Much of clinical oncology hinges on the assessment, management, and communication of risk. Screening and genetic testing help identify future cancer risk; treatment decisions involve weighing competing risks; and early-phase clinical trials help determine acceptable risk of new therapies. Of course, in the current COVID-19 pandemic, oncologists have been forced to consider the risk of virus exposure among patients receiving ongoing treatment. When attempting to communicate about risk with patients in these contexts, the first instinct is to provide information that will help them think about risk effectively and then act accordingly. Yet doing so makes the implicit assumption that people really do “think” about risk—that is, that they devote logical reason to the exercise. Although a sensible assumption, much research in decision science does not support it. People often construct risk estimates and other relevant judgments such as preferences de novo, struggle with numerical information, and respond “don’t know” when given such an option on surveys in which they are asked to estimate their risk.1 Moreover, attempts to communicate personalized risk in clinical and other settings often reveal little to no effect on risk-reducing behaviors.2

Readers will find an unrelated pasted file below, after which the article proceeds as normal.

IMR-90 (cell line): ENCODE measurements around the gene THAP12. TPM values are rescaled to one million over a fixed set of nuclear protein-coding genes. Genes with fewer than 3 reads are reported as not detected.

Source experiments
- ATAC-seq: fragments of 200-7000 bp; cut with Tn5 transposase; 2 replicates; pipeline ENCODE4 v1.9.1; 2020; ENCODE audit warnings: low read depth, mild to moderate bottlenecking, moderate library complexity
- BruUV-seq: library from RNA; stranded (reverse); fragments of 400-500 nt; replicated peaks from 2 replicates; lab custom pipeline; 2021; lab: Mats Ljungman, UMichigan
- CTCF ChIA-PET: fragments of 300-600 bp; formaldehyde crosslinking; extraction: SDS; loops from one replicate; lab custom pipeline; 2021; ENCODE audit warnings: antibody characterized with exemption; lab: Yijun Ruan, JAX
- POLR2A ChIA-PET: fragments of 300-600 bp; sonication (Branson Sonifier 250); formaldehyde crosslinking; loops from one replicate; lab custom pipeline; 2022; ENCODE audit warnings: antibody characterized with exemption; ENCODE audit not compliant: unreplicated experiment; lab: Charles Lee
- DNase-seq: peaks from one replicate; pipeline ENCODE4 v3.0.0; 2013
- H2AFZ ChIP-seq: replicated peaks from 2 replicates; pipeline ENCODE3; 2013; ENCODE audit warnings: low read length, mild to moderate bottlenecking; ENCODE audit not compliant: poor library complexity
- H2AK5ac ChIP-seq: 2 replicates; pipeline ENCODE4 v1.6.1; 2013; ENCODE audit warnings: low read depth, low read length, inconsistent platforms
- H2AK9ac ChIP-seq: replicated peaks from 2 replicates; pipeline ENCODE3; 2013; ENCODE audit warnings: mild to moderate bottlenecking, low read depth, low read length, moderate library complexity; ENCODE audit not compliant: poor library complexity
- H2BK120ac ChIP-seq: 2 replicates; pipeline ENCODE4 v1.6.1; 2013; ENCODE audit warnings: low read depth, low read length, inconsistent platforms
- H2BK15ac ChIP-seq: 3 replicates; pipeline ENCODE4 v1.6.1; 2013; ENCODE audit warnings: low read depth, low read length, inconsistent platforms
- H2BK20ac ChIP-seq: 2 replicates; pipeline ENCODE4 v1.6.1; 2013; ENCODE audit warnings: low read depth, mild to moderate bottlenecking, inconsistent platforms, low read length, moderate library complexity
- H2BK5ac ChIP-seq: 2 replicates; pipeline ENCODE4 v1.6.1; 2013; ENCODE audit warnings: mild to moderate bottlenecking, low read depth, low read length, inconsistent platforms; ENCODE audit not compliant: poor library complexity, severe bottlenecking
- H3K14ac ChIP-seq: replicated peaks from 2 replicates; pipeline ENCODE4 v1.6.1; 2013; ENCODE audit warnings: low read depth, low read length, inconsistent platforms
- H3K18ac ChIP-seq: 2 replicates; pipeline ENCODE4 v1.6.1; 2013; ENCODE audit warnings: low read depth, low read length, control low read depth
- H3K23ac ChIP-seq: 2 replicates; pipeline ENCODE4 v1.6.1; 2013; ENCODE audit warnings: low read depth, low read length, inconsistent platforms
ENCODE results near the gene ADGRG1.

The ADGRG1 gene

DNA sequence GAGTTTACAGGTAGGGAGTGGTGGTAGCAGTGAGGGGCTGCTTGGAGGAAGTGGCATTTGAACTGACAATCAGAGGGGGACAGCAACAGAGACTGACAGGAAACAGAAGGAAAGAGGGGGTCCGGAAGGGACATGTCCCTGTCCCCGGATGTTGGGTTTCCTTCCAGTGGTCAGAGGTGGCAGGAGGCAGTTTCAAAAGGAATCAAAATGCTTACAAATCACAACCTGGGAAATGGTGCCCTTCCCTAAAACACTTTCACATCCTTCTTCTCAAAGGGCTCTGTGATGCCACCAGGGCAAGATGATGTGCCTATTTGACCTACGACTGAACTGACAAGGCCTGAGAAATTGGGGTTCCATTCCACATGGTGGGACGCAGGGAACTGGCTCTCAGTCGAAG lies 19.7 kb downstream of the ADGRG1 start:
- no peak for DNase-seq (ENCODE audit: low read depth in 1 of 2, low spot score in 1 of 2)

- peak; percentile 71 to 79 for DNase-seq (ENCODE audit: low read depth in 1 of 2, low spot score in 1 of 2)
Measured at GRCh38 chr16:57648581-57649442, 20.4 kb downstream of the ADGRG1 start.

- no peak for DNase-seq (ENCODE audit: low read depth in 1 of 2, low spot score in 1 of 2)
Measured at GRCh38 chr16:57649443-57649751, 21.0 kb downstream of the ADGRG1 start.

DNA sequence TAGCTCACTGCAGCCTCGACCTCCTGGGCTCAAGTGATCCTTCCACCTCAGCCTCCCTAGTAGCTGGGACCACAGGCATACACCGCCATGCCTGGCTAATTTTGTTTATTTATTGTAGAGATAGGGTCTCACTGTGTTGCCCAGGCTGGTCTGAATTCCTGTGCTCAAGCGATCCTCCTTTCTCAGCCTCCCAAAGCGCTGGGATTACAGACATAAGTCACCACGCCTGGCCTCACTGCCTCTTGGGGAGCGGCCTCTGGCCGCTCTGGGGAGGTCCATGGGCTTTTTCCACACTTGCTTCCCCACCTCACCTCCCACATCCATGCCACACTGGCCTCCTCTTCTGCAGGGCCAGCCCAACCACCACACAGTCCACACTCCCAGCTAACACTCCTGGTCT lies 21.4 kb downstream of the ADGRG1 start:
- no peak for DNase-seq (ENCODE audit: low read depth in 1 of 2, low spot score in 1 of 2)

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Klein WMP, Ferrer RA, Kaufman AR. How (or Do) People “Think” About Cancer Risk, and Why That Matters. JAMA Oncol. Published online May 21, 2020. doi:10.1001/jamaoncol.2020.0170
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